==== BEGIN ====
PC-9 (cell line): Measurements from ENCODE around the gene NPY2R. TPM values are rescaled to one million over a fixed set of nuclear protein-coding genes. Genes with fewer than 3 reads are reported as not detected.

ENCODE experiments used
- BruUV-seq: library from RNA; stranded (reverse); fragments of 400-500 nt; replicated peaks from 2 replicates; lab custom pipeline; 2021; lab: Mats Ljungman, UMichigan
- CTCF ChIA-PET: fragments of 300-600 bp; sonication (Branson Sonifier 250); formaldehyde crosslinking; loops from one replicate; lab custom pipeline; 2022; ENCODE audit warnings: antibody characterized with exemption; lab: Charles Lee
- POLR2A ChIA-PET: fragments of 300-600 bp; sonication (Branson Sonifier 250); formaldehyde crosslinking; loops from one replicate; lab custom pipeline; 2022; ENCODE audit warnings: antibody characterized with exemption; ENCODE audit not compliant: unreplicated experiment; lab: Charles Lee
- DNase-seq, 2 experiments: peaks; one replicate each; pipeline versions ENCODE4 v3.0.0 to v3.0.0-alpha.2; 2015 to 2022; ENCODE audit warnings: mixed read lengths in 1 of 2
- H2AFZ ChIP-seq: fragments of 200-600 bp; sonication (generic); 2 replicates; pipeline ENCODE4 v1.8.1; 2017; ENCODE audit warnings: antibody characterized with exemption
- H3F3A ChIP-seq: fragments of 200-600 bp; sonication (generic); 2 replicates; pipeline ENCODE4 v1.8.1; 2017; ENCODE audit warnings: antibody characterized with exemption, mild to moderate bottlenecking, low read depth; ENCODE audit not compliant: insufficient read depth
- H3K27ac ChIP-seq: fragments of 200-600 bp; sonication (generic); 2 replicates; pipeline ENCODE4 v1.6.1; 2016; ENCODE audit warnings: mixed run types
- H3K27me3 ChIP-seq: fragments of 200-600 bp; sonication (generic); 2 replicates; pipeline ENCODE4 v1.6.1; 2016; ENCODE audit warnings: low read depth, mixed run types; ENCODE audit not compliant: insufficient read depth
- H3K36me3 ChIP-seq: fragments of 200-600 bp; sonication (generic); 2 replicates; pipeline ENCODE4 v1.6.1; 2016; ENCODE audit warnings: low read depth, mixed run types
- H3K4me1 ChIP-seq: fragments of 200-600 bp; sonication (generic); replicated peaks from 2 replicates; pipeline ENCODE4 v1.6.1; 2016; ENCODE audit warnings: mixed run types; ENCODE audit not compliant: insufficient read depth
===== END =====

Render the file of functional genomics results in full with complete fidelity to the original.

PC-9 (cell line): Measurements from ENCODE around the gene NPY2R. TPM values are rescaled to one million over a fixed set of nuclear protein-coding genes. Genes with fewer than 3 reads are reported as not detected.

ENCODE experiments used
- BruUV-seq: library from RNA; stranded (reverse); fragments of 400-500 nt; replicated peaks from 2 replicates; lab custom pipeline; 2021; lab: Mats Ljungman, UMichigan
- CTCF ChIA-PET: fragments of 300-600 bp; sonication (Branson Sonifier 250); formaldehyde crosslinking; loops from one replicate; lab custom pipeline; 2022; ENCODE audit warnings: antibody characterized with exemption; lab: Charles Lee
- POLR2A ChIA-PET: fragments of 300-600 bp; sonication (Branson Sonifier 250); formaldehyde crosslinking; loops from one replicate; lab custom pipeline; 2022; ENCODE audit warnings: antibody characterized with exemption; ENCODE audit not compliant: unreplicated experiment; lab: Charles Lee
- DNase-seq, 2 experiments: peaks; one replicate each; pipeline versions ENCODE4 v3.0.0 to v3.0.0-alpha.2; 2015 to 2022; ENCODE audit warnings: mixed read lengths in 1 of 2
- H2AFZ ChIP-seq: fragments of 200-600 bp; sonication (generic); 2 replicates; pipeline ENCODE4 v1.8.1; 2017; ENCODE audit warnings: antibody characterized with exemption
- H3F3A ChIP-seq: fragments of 200-600 bp; sonication (generic); 2 replicates; pipeline ENCODE4 v1.8.1; 2017; ENCODE audit warnings: antibody characterized with exemption, mild to moderate bottlenecking, low read depth; ENCODE audit not compliant: insufficient read depth
- H3K27ac ChIP-seq: fragments of 200-600 bp; sonication (generic); 2 replicates; pipeline ENCODE4 v1.6.1; 2016; ENCODE audit warnings: mixed run types
- H3K27me3 ChIP-seq: fragments of 200-600 bp; sonication (generic); 2 replicates; pipeline ENCODE4 v1.6.1; 2016; ENCODE audit warnings: low read depth, mixed run types; ENCODE audit not compliant: insufficient read depth
- H3K36me3 ChIP-seq: fragments of 200-600 bp; sonication (generic); 2 replicates; pipeline ENCODE4 v1.6.1; 2016; ENCODE audit warnings: low read depth, mixed run types
- H3K4me1 ChIP-seq: fragments of 200-600 bp; sonication (generic); replicated peaks from 2 replicates; pipeline ENCODE4 v1.6.1; 2016; ENCODE audit warnings: mixed run types; ENCODE audit not compliant: insufficient read depth